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Interpreting tests of the convergence hypothesis

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  • Bernard, Andrew B.
  • Durlauf, Steven N.

Abstract

This paper provides a framework for understanding the cross- section and time series approaches which have been used to test the convergence hypothesis. First, we present two definitions of convergence which capture the implications of the neoclassical growth model for the relationship between current and future cross-country output differences. Second, we identify how the cross-section and time series approaches relate to these definitions. Cross-section tests are shown to be associated with a weaker notion of convergence than time series tests. Third, we show how these alternative approaches make different assumptions on whether the data are well characterized by a limiting distribution. As a result, the choice of an appropriate testing framework is shown to depend on both the specific null and alternative hypotheses under consideration as well as on the initial conditions characterizing the data being studied.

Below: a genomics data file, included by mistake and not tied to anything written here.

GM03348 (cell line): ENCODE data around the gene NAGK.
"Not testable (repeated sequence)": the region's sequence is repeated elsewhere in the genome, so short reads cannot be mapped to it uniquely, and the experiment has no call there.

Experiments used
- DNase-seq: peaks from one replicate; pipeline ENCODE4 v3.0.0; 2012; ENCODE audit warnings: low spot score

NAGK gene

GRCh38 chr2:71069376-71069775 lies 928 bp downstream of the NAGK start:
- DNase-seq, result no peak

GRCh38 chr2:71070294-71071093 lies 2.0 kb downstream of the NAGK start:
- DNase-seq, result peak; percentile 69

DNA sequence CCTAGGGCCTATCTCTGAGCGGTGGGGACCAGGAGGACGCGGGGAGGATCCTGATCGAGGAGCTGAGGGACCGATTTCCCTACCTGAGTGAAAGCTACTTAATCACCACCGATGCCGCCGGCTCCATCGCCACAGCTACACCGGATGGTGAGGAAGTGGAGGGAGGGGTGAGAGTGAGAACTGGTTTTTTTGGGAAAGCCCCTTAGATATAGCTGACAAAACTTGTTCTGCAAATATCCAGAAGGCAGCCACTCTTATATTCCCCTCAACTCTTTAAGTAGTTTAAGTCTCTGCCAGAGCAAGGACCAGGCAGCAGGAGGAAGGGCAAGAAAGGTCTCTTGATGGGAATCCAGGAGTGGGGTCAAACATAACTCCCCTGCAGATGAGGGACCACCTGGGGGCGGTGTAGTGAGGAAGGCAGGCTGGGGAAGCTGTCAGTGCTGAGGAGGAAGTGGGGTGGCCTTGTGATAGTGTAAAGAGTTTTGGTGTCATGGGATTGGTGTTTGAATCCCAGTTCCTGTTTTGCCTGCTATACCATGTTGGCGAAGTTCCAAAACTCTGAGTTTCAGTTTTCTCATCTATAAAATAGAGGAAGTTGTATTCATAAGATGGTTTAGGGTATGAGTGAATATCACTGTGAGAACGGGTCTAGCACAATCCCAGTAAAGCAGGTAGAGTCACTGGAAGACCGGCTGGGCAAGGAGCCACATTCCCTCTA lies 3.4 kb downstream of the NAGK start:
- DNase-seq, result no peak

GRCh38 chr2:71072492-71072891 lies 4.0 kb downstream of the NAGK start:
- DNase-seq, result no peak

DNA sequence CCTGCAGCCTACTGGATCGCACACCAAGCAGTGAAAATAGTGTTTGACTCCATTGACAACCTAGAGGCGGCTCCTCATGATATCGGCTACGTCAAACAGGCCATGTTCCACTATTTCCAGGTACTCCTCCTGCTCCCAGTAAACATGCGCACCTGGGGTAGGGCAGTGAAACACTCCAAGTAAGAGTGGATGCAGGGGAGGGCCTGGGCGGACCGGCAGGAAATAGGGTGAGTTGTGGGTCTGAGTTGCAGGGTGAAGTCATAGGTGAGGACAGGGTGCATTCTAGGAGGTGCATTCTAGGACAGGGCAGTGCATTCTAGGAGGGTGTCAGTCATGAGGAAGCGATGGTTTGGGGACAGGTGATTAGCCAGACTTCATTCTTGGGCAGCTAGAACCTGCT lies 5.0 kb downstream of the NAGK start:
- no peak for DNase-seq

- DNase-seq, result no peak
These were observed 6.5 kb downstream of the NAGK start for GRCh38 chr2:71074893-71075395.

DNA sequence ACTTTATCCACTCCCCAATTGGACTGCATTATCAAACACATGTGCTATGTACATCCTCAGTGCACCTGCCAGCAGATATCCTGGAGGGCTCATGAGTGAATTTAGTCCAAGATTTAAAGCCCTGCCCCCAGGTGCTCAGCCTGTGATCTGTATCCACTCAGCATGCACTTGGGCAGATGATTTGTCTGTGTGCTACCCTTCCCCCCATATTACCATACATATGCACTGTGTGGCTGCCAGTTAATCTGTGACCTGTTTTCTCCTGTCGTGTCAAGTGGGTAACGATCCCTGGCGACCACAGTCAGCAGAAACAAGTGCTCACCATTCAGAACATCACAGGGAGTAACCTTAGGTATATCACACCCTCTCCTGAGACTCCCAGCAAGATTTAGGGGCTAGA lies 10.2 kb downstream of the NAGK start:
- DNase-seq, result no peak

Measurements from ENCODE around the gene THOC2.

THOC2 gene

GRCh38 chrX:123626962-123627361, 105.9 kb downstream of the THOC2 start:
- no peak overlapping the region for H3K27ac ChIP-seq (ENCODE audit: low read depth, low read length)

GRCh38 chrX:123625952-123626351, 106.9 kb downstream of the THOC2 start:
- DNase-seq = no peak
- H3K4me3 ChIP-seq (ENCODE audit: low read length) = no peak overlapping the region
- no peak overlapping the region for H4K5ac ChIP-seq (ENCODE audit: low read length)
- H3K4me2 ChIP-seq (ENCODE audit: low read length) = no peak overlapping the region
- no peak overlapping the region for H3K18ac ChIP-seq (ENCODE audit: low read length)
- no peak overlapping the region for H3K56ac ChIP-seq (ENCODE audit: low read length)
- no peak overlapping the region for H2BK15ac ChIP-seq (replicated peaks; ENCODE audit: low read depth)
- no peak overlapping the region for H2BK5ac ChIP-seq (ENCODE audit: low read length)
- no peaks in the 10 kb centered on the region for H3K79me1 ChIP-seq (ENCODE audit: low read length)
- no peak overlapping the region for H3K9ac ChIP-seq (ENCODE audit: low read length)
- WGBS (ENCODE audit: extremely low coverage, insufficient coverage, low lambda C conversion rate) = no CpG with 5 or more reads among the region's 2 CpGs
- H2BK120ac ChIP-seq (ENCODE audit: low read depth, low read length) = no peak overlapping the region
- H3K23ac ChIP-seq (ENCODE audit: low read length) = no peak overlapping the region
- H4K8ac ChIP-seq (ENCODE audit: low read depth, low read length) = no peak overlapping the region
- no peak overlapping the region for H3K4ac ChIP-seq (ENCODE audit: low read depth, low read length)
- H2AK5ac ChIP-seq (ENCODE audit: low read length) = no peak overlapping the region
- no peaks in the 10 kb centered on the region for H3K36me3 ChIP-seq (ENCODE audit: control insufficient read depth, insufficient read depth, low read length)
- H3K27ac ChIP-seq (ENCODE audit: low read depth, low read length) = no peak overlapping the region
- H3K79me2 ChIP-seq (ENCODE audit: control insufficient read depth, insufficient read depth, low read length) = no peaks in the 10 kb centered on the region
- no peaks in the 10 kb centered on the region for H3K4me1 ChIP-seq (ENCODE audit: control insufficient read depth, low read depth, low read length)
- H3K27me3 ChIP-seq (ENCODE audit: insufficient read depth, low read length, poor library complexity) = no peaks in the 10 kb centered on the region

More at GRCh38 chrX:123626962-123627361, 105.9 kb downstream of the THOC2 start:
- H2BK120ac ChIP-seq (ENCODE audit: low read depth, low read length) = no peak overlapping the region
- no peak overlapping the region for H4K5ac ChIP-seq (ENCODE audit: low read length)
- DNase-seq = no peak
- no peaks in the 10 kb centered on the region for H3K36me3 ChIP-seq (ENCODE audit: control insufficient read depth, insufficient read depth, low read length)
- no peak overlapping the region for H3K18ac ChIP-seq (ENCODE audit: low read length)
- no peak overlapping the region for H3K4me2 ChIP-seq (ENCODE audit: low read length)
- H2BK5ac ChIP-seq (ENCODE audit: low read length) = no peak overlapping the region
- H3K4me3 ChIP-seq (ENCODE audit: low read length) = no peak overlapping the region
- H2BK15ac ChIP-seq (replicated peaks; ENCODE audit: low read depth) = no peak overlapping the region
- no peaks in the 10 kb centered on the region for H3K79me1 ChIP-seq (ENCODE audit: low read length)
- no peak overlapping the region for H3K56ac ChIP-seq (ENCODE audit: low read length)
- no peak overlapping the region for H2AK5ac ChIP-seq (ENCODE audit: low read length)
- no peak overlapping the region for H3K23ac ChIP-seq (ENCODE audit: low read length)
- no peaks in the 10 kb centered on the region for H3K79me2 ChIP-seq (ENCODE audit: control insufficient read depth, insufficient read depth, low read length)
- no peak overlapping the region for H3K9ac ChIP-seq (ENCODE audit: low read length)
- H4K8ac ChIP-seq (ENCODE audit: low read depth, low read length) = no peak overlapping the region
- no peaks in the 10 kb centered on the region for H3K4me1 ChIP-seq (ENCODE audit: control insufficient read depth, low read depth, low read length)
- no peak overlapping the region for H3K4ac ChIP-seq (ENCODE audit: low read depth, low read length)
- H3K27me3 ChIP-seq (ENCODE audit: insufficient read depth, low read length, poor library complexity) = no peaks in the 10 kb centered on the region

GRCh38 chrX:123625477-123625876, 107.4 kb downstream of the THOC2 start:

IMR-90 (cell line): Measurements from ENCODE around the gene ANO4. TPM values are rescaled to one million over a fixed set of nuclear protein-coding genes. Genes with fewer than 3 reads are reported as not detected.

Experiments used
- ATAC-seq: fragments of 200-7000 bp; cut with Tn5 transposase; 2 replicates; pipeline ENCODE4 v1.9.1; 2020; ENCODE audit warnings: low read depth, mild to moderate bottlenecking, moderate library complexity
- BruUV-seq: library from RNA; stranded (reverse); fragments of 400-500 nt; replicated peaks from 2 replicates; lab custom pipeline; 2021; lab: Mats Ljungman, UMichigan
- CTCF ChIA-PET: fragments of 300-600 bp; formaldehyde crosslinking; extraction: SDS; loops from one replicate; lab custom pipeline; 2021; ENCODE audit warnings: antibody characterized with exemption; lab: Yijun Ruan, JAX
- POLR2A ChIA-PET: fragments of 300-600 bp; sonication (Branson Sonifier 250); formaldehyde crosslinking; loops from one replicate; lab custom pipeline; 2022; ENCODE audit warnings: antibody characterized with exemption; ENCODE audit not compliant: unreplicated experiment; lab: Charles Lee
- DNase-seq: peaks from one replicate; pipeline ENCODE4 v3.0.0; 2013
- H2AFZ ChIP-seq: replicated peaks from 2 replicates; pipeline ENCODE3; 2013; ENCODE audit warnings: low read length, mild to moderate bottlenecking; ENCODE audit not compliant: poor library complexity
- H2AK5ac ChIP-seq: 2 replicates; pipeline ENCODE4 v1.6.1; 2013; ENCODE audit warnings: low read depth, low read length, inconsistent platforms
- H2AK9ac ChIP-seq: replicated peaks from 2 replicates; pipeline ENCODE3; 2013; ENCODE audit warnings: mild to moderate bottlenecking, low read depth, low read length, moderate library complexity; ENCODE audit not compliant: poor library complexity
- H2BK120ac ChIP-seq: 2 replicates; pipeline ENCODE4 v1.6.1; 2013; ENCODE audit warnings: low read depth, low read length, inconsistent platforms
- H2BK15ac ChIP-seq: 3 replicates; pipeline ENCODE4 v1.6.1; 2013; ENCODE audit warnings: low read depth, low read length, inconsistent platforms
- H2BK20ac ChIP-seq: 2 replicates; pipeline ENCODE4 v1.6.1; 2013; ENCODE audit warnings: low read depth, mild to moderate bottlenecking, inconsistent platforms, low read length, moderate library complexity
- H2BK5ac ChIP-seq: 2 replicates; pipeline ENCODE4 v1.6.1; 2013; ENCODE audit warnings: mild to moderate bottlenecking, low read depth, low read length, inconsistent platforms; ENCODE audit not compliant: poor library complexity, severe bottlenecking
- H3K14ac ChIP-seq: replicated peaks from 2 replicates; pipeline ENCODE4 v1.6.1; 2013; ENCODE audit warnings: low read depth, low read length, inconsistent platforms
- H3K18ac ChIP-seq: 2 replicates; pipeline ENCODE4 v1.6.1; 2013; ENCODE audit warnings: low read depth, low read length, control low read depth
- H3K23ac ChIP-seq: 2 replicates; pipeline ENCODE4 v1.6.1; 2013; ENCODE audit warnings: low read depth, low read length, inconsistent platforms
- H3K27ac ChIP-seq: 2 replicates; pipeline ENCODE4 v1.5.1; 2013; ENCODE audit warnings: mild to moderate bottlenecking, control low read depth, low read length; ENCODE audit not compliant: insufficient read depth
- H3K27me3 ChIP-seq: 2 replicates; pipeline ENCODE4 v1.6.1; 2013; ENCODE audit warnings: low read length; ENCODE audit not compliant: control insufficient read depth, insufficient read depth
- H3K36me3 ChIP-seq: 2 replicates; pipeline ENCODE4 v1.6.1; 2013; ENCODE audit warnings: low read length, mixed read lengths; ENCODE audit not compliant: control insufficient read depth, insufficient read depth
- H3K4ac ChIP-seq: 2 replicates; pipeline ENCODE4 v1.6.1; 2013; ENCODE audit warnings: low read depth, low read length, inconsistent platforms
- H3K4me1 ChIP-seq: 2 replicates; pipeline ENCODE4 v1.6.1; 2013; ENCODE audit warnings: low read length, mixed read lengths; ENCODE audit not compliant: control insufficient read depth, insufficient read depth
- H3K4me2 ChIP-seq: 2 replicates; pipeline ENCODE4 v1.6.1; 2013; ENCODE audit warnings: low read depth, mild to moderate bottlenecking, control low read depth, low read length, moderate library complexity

(This abstract was borrowed from another version of this item.)
(This abstract was borrowed from another version of this item.)

Suggested Citation

  • Bernard, Andrew B. & Durlauf, Steven N., 1996. "Interpreting tests of the convergence hypothesis," Journal of Econometrics, Elsevier, vol. 71(1-2), pages 161-173.
  • Handle: RePEc:eee:econom:v:71:y:1996:i:1-2:p:161-173
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    References listed on IDEAS

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    1. Romer, Paul M, 1986. "Increasing Returns and Long-run Growth," Journal of Political Economy, University of Chicago Press, vol. 94(5), pages 1002-1037, October.
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    JEL classification:

    • C1 - Mathematical and Quantitative Methods - - Econometric and Statistical Methods and Methodology: General

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